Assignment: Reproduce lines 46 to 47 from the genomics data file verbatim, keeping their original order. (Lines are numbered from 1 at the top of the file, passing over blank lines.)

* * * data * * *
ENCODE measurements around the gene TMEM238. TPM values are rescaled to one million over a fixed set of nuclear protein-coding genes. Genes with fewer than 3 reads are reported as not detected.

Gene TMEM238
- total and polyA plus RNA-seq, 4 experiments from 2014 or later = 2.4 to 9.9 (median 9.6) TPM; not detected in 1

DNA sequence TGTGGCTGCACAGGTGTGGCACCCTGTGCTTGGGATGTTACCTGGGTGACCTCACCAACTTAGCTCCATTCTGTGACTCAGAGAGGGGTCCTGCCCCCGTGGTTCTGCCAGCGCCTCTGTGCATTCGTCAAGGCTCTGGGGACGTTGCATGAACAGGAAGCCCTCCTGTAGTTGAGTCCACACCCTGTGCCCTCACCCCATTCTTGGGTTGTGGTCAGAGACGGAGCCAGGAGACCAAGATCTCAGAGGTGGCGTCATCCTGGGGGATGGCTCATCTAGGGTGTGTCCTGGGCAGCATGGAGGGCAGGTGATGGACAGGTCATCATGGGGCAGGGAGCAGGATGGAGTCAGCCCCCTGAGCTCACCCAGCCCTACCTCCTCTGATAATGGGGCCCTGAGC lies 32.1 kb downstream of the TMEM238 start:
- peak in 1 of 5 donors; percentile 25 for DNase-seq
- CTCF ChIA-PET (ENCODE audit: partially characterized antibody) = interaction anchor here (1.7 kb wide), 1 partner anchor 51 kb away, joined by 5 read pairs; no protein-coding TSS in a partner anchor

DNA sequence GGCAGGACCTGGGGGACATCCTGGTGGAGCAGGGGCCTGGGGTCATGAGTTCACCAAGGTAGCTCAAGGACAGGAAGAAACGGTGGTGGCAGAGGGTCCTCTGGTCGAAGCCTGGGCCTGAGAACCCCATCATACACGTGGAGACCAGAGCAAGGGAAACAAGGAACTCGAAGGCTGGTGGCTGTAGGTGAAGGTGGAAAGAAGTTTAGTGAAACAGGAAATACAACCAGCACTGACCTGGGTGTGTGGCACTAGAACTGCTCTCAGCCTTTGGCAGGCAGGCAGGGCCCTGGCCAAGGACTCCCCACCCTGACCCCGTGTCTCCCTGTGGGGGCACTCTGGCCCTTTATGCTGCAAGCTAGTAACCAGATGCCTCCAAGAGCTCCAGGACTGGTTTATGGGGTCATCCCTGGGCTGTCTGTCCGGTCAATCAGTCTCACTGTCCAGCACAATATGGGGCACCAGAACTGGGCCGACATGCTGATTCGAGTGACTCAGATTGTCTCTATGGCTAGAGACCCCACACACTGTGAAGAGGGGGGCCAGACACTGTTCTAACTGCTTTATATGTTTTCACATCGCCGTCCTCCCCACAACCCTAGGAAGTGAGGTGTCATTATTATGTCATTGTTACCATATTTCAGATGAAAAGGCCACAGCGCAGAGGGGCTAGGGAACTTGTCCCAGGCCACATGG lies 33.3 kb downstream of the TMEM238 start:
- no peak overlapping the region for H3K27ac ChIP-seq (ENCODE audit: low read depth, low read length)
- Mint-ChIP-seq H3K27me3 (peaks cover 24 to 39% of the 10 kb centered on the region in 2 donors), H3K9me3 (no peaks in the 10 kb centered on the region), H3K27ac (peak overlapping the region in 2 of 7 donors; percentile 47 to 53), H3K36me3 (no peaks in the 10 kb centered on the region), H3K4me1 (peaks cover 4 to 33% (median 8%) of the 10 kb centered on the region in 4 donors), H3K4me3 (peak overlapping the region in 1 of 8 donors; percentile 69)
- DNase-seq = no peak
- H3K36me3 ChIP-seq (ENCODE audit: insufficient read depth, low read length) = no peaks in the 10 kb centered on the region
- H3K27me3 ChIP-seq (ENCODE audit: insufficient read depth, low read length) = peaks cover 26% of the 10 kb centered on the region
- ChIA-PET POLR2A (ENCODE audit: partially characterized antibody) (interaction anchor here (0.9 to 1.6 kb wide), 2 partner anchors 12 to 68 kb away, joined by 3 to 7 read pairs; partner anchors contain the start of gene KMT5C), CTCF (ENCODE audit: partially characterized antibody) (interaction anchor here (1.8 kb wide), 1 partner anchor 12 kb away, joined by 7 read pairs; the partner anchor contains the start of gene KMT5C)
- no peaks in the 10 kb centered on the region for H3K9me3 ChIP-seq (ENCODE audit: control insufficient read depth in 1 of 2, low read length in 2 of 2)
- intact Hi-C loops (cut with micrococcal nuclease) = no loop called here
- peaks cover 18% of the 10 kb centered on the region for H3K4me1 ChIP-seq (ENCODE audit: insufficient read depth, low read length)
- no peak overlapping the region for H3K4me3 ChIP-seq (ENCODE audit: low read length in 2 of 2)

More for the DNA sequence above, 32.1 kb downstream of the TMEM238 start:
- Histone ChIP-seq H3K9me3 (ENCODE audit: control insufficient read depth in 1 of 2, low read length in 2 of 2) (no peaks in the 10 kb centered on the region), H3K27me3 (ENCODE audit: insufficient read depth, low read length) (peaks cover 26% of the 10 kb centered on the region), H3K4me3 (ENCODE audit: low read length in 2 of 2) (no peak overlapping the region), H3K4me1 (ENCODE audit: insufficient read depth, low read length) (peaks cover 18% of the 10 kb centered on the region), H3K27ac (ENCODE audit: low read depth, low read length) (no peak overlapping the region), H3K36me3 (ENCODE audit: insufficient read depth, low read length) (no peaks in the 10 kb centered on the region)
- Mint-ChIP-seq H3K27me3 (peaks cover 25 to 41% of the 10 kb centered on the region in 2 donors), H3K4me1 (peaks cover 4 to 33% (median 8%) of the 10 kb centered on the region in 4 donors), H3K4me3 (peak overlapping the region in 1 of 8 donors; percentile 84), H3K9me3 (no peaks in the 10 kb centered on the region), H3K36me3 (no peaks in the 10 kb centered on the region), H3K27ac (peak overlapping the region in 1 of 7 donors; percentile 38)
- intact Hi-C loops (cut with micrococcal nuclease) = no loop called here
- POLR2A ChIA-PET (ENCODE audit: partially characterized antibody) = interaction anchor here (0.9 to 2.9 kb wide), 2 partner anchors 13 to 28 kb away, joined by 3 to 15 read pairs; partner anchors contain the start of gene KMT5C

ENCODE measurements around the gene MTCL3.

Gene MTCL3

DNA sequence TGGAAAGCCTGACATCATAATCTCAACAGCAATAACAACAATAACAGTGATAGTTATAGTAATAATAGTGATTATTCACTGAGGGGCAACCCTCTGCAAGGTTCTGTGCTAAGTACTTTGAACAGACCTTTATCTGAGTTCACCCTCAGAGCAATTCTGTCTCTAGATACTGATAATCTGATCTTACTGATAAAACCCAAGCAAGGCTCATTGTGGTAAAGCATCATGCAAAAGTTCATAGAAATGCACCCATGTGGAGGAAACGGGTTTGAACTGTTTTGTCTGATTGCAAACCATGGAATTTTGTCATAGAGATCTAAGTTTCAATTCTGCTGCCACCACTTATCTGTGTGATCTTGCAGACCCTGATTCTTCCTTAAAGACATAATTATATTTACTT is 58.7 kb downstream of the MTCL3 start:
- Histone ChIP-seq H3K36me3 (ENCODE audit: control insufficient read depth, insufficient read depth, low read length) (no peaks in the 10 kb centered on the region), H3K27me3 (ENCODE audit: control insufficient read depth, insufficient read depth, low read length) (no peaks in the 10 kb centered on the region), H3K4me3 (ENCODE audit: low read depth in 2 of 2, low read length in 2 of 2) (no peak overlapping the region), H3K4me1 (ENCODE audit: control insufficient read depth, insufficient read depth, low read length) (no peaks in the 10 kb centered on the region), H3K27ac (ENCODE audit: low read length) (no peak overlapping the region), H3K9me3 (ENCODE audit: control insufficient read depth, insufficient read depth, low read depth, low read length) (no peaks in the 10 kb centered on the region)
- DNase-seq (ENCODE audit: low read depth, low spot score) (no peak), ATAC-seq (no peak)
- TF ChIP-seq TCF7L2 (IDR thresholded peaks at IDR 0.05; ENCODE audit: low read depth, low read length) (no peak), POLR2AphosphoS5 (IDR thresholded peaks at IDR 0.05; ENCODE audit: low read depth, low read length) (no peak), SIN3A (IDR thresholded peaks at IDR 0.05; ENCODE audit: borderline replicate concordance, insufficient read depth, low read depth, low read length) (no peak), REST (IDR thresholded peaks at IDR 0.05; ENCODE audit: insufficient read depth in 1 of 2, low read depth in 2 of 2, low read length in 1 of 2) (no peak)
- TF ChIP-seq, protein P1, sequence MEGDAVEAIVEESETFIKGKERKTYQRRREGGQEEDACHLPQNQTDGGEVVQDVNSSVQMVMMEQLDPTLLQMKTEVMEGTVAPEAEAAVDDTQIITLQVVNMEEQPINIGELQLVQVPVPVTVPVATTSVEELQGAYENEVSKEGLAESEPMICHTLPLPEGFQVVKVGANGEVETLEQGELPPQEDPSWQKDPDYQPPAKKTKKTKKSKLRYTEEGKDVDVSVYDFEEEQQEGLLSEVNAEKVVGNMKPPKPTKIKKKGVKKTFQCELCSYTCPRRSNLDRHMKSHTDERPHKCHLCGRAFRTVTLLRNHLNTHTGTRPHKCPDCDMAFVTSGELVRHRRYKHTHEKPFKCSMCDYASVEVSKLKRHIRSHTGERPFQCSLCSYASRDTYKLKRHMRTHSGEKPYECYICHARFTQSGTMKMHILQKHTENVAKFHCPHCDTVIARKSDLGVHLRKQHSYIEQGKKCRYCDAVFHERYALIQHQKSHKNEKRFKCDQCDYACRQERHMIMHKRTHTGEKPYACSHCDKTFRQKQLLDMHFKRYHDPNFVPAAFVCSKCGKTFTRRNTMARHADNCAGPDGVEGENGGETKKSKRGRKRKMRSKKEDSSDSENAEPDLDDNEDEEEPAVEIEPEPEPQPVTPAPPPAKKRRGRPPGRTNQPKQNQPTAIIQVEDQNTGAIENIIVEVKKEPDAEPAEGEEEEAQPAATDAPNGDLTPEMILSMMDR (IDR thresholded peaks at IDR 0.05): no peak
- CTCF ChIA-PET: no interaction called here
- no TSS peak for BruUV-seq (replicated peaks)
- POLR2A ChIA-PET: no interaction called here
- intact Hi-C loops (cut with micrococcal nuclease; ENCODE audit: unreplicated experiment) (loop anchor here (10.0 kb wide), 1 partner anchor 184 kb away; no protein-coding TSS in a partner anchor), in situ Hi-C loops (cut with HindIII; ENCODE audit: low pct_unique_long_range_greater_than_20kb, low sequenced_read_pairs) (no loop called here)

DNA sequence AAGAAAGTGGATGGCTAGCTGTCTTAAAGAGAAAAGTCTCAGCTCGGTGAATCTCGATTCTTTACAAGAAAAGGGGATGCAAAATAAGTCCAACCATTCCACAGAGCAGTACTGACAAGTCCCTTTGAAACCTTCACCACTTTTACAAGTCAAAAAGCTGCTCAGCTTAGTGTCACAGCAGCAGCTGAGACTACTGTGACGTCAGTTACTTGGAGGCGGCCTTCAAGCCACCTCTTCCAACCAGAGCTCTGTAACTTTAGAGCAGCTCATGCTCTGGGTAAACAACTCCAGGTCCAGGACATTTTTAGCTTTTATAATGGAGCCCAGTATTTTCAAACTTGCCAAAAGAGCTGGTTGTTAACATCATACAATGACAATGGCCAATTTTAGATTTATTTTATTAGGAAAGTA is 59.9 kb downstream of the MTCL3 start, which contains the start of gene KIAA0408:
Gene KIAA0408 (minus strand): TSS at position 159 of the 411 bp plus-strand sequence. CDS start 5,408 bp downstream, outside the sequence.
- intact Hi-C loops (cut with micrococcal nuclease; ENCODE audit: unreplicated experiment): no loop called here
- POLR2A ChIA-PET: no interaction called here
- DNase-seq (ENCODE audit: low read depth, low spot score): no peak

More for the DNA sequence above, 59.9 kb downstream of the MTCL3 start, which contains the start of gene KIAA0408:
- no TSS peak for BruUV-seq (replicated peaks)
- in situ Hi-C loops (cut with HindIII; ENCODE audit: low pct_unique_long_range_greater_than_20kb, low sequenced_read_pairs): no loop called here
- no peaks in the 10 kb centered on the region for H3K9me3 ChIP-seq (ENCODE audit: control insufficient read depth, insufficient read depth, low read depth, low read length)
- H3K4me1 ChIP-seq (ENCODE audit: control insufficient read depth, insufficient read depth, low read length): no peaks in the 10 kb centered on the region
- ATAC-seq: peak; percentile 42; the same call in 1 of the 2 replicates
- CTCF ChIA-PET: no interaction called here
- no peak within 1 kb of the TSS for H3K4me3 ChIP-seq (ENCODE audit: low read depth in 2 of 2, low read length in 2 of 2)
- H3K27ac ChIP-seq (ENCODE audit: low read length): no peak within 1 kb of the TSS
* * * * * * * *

- no peak within 1 kb of the TSS for H3K4me3 ChIP-seq (ENCODE audit: low read depth in 2 of 2, low read length in 2 of 2)
- H3K27ac ChIP-seq (ENCODE audit: low read length): no peak within 1 kb of the TSS